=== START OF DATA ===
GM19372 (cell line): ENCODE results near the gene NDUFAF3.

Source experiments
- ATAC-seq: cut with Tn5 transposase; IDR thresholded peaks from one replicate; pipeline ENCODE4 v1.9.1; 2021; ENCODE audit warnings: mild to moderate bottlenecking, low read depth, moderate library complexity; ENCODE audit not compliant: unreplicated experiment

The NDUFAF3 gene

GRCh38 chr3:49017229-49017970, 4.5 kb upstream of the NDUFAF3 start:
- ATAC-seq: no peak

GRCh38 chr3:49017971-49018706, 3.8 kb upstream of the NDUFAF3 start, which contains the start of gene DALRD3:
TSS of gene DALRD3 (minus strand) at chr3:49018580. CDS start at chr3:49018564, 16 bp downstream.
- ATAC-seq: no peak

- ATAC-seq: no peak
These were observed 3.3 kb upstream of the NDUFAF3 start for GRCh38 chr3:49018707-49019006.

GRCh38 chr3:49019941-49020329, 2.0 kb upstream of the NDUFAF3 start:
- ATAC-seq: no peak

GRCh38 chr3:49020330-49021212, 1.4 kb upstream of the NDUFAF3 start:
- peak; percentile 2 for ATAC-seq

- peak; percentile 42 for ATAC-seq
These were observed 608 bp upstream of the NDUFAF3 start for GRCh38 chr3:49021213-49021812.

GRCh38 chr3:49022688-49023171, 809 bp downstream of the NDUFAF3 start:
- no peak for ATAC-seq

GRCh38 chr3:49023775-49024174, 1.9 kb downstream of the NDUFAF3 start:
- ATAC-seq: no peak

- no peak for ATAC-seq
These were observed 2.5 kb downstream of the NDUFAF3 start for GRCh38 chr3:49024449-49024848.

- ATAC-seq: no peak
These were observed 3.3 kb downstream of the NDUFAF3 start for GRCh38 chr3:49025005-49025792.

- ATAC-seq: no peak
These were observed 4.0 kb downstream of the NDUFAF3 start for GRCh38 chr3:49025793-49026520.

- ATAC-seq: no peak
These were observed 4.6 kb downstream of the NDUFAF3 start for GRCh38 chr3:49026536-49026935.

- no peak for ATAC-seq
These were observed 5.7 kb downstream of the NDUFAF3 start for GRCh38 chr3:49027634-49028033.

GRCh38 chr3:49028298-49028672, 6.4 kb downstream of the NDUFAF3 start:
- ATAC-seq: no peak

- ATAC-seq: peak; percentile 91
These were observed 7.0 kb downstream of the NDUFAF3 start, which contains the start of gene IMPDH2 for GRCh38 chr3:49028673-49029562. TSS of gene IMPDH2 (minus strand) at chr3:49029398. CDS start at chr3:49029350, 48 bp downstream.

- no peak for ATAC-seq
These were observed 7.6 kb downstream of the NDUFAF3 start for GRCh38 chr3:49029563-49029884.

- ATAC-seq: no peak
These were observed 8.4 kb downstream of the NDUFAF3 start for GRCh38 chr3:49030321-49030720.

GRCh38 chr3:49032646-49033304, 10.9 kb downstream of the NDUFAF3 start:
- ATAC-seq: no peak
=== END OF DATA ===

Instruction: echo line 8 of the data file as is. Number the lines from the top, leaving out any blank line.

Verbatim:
TSS of gene DALRD3 (minus strand) at chr3:49018580. CDS start at chr3:49018564, 16 bp downstream.